THE PERU (PIURA) PROJECT IN BRIEF
Launch date: 2019
Species planted: Cedar cashew, big-leaved mahogany, Andean alder, Humboldt willow, Scots walnut, silver pine, eucalyptus saligna, romerillo
Objectives: restoring the region's degraded soils and combating desertification through tree planting
Associated partner: Progreso
The context of the project
The region of Piura, located in the north of Peru, is home to dry forests mainly composed of shrubby savannas. The climate is extremely arid and local communities are affected by frequent water shortages. The dry soils on which the pastoral and farming populations live are threatened by desertification. Desertification is accelerated by illegal logging, which amputates the forests by 3,000 hectares each year. In this context, local communities are seeking to reforest their land in order to limit soil erosion and create an additional source of income. Between December 2019 and April 2020, 500,000 trees will be planted by local communities on 450 hectares of land, thanks to funding from Reforest'Action and the technical support of our local partner, Progreso.
Our partner and our actions in the field
A partnership between Reforest'Action and the NGO Progreso
Reforest'Action is partnering with the Peruvian NGO Progreso, which has over 25 years of experience in the development of agroforestry systems and works hand in hand with local district governments and farming communities. Progreso will also monitor the trees and raise awareness among villagers about sustainable agriculture and the importance of preserving the forests.
Local communities involved in the project
Reforest'Action's funding comes in response to a very strong demand from local populations and municipalities, who are seeking to reforest their land in order to protect their water resources and generate a source of income through the sale of tree products. The objective is to create forests in about twenty villages, located in the mountains of the Huarmaca and Pacaipampa districts. The trees will thus be planted in the mountain ranges themselves, or in the cultivated fields of local producers of beans, peas or watermelons. Created in the heart of the Piura River watershed, these forests will have a direct impact on the restoration of the region's ecosystems and on the protection of the sources that water the surrounding villages. More than 1,500 families are affiliated to the project. They will contribute to the planting and maintenance of the trees, and will be sensitized by Progreso to sustainable agriculture and the protection of their forests.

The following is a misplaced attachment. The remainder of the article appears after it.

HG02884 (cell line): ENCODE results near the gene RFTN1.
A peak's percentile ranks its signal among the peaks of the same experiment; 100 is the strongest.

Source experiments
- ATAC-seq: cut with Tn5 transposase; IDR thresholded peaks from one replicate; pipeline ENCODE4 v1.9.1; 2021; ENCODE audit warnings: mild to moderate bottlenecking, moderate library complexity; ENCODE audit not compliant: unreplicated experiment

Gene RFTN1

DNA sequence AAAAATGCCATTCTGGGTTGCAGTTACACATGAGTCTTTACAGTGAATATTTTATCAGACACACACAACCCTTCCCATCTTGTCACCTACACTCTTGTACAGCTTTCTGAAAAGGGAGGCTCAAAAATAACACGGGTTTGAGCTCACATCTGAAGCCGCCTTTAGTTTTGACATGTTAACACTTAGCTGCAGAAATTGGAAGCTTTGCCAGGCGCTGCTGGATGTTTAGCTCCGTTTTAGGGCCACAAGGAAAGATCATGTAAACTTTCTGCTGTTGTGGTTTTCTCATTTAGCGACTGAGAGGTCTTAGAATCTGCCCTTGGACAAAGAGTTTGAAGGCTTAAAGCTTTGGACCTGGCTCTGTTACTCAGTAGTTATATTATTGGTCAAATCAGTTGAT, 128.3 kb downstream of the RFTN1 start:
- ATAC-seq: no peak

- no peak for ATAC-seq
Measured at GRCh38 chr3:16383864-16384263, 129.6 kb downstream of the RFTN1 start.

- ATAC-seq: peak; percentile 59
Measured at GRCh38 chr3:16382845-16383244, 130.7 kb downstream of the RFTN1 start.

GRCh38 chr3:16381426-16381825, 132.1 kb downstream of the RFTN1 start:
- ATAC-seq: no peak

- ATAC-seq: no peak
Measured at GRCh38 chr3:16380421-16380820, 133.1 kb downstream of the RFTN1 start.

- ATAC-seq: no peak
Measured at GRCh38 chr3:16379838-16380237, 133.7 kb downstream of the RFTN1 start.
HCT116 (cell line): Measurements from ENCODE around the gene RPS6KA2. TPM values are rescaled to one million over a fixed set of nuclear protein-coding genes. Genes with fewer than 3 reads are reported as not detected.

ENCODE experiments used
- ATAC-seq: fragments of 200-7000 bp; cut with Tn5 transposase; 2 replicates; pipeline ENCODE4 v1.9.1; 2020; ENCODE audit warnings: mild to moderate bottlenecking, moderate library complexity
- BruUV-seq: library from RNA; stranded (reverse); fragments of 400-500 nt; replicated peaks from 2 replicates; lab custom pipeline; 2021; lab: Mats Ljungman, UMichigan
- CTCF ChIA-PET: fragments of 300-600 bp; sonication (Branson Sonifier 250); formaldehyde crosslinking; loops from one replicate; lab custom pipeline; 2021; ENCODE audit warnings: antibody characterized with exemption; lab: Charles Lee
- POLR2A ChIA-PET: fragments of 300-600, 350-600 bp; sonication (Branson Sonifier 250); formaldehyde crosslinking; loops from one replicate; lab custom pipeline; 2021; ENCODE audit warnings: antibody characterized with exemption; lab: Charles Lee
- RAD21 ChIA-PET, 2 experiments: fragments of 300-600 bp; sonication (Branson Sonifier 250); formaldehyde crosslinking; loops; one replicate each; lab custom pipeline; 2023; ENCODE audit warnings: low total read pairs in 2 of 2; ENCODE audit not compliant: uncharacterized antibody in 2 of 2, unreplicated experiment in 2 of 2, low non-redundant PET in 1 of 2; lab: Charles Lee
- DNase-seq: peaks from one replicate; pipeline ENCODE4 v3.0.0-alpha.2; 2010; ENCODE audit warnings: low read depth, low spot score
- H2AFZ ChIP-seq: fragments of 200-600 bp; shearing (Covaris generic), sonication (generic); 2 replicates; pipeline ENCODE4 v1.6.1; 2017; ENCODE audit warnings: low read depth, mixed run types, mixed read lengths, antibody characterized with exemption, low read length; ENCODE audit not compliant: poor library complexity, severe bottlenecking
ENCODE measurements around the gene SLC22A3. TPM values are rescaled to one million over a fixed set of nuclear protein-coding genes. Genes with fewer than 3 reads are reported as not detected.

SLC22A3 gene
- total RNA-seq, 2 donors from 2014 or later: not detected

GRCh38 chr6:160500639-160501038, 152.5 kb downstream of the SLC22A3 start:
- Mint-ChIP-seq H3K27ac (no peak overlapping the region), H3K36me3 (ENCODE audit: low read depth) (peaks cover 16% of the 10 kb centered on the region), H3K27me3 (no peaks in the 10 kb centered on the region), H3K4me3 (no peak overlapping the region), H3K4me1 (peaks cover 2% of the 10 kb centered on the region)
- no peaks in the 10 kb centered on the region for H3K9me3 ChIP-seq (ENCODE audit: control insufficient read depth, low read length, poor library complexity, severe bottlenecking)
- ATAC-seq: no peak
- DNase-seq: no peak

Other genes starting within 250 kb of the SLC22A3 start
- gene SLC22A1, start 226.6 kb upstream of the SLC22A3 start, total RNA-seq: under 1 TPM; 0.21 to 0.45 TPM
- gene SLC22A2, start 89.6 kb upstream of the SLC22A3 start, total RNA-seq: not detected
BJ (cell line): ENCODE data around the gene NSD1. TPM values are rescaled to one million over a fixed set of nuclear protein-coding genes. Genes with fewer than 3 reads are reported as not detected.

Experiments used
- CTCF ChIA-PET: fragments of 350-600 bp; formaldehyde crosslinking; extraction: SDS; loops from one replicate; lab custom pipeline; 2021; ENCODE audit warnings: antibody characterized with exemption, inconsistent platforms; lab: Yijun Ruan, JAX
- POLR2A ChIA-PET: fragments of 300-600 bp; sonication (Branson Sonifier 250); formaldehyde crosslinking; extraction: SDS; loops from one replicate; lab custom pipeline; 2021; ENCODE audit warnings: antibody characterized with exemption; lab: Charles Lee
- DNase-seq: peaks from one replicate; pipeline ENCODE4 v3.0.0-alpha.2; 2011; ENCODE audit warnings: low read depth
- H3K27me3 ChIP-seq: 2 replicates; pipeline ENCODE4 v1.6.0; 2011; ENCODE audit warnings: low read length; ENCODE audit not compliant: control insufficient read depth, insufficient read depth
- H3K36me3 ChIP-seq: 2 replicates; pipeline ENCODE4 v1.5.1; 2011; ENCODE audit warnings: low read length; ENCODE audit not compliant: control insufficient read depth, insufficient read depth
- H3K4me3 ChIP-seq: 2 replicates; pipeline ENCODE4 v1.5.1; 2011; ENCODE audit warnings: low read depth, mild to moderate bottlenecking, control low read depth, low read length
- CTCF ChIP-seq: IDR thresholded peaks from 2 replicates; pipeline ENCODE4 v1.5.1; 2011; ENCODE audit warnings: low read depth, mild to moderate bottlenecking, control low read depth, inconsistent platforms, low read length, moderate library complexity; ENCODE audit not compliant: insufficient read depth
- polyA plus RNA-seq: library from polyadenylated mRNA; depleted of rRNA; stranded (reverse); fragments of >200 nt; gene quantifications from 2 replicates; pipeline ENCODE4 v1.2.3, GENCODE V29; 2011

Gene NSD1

The tree species planted on the project
A wide variety of species is planted on the project:
- Cashew cedar, big-leaf mahogany and Andean alder: these indigenous species will be planted in the mountain ranges to restore their soil and biodiversity; when mature, their wood, prized for its quality, will be sustainably exploited as timber and will, through its sale, generate additional income for farmers, who are currently suffering from low crop yields. In addition, cashew cedar and big-leaf mahogany are on the IUCN Red List of Vulnerable Species.
- Humboldt willow and Scots walnut: these species, also indigenous, have medicinal properties and will enrich the forests created in diversity.
- Silver pine: this species, native to Mexico, is valuable for soil restoration thanks to the thick mattress of needles that forms at its feet and limits its erosion. Planted in agroforestry in farmers' fields, this tree is also useful for breaking the wind and providing shade for the underlying crops.
- Eucalyptus saligna: this fast-growing species will enable villagers to obtain firewood from its branches while the tree continues to grow, thus diverting local people from logging in remaining forests.
- Romerillo: this indigenous shrub has melliferous properties; it will help develop biodiversity, including the presence of pollinating insects, and produce honey from its flowers, which will be consumed directly or sold on local markets.
The benefits of the project
- Protection of water resources: the porosity allowed by the organic activity of the forest soil (roots, microfauna, fungi) will reduce water runoff on the mountain ranges and will absorb rainfall to better feed the groundwater.
- Soil restoration and erosion control: the addition of organic matter to the soil through the fall and decomposition of the branches and leaves of planted trees will increase the nutrients available in the soil, making the land more fertile for the food crops of local communities. In addition, the branches and leaves of the trees will intercept the rain on the mountain slopes, preventing its runoff, which causes soil erosion.
- Creation of habitats for biodiversity: planted forests will, over time, welcome increased wildlife, both local and migratory.
- Timber and fuelwood generation: sustainably managed by our partner Progreso, these forests will enable the production of wood for the personal use of local communities or for the generation of additional income through its sale.
- Raising awareness of local populations on sustainable development and forest protection